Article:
"Who's there?" McKie rasped. His own voice sent agony pinwheeling through his skull.

"Good thing your people know how to obey instructions," the man said. "Imagine him running loose around here!"

"How did you get here, McKie?" the woman asked.

"I walked," McKie growled. "Is that you, Abnethe?"

"He walked!" the man snarled.

McKie, listening to that male voice, began to wonder about it. There was a trace of alien sibilance in it. Was it human or humanoid? Among the sentients only a PanSpechi could look that human - because they had shaped their flesh to the human pattern.

"Unless you release me," McKie said, "I won't answer for the consequences."

"You'll answer for them," the man said. There was laughter in his voice.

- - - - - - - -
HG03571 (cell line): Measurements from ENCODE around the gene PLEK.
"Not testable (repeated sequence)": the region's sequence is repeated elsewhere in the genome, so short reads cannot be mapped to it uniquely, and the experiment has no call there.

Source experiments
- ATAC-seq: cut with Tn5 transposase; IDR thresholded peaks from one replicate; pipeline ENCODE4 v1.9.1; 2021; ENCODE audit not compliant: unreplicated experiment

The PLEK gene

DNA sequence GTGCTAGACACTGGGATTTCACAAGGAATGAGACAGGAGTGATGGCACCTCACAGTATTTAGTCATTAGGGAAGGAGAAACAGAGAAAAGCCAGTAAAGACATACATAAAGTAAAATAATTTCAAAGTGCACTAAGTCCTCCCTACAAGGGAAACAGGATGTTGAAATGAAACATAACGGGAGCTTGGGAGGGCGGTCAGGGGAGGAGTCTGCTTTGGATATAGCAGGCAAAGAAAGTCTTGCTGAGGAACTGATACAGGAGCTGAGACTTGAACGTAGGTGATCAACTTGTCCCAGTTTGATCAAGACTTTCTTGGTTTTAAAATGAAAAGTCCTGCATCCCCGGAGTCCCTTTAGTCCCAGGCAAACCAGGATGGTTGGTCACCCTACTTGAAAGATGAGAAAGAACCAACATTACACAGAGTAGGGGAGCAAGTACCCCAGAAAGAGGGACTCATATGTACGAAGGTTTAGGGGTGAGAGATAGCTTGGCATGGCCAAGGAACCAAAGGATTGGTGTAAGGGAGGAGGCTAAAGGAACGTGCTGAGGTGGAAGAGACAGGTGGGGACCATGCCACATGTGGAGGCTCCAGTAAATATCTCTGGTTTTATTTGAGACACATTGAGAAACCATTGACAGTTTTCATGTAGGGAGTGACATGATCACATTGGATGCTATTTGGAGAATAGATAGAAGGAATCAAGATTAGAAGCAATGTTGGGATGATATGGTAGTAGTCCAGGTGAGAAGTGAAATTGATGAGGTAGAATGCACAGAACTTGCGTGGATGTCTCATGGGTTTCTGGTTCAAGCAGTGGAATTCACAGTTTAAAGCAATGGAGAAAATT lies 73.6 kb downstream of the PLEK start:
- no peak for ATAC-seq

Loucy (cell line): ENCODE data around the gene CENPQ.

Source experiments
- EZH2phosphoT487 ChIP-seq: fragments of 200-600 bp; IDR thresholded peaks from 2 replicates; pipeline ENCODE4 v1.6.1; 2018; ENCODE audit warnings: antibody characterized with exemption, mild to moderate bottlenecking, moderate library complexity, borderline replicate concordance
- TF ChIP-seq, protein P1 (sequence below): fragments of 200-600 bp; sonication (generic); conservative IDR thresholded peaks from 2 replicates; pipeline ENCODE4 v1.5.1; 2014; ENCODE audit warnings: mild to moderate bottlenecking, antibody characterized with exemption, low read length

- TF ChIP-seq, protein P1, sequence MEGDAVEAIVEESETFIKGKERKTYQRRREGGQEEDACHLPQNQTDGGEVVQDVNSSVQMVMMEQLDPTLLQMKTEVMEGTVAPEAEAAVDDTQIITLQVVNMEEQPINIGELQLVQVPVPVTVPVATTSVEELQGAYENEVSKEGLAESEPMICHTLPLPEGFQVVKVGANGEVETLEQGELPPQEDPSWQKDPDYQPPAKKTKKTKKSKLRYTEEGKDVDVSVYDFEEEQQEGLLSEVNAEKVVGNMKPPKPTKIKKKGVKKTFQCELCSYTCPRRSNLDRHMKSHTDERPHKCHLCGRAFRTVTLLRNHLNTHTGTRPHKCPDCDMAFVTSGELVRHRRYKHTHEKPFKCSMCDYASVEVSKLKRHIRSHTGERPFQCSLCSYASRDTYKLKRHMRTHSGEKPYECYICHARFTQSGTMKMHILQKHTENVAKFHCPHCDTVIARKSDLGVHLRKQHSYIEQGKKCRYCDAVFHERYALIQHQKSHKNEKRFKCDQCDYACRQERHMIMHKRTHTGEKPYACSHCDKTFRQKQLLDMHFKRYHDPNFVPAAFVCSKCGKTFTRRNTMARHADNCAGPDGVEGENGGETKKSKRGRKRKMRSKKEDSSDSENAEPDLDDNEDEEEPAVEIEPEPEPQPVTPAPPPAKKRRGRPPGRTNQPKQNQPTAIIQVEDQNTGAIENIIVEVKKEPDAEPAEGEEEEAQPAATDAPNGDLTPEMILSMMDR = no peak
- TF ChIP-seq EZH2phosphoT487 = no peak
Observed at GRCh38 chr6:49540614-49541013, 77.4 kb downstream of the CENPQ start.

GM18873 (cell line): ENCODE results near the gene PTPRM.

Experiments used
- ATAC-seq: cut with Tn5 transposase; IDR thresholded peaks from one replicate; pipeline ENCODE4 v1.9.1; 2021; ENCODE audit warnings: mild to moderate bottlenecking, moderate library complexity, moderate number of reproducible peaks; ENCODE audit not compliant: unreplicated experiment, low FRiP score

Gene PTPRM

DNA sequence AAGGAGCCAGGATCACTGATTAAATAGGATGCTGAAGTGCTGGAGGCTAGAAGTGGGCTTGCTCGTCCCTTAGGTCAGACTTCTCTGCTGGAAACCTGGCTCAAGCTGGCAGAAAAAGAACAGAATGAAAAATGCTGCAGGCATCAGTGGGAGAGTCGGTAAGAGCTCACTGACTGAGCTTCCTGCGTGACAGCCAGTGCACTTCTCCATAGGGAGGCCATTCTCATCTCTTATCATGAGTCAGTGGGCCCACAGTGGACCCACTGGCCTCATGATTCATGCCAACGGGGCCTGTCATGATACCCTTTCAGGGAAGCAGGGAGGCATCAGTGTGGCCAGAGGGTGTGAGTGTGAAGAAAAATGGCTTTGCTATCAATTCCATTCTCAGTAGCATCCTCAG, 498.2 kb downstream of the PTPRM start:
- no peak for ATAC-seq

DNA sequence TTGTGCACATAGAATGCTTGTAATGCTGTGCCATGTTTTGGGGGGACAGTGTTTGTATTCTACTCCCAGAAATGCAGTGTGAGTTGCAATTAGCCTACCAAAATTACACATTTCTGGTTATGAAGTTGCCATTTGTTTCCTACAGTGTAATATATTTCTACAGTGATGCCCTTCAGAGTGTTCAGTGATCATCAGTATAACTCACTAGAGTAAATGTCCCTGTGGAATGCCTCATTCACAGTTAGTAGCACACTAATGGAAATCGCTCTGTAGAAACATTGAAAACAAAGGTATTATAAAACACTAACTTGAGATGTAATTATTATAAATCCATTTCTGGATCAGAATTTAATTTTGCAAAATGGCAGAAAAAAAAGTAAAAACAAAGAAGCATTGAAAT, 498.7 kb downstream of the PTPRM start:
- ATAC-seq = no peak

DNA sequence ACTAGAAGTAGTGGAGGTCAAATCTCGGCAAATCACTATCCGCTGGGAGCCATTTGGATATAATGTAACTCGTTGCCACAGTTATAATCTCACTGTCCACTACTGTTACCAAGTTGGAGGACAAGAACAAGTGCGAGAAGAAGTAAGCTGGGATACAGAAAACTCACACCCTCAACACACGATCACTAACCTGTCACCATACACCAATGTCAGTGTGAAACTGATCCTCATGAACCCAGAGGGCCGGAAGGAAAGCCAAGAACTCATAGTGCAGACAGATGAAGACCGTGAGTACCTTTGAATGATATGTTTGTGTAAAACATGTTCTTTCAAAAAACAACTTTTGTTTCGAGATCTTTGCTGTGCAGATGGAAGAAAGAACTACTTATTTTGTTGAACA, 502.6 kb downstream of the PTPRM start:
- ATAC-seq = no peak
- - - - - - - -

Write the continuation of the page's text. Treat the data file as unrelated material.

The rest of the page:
"We must be sure how he got here," the woman said.

"What difference does it make?"

"It could make a great deal of difference. What if Fanny Mae is breaking her contract?"

"That's impossible!" the man snorted.

"Nothing's impossible. He couldn't have got here without Caleban help."

"Maybe there's another Caleban."

"Fanny Mae says not."

"I say we do away with this intruder immediately," the man said.

"What if he's wearing a monitor?" she asked.

"Fanny Mae says no Taprisiot can locate this place!"

"But McKie is here!"

"And I've had one long-distance call since I arrived," McKie said. No Taprisiot can locate this place? he wondered. What would prompt that statement?

"They won't have time to find us or do anything about it," the man said. "I say we do away with him."

"That wouldn't be very intelligent," McKie said.

"Look who's talking about intelligence," the man said.

McKie strained to discern details of faces, but they remained blank shadows. What was it about that male voice? The storter disguised the woman's voice, but why would she bother?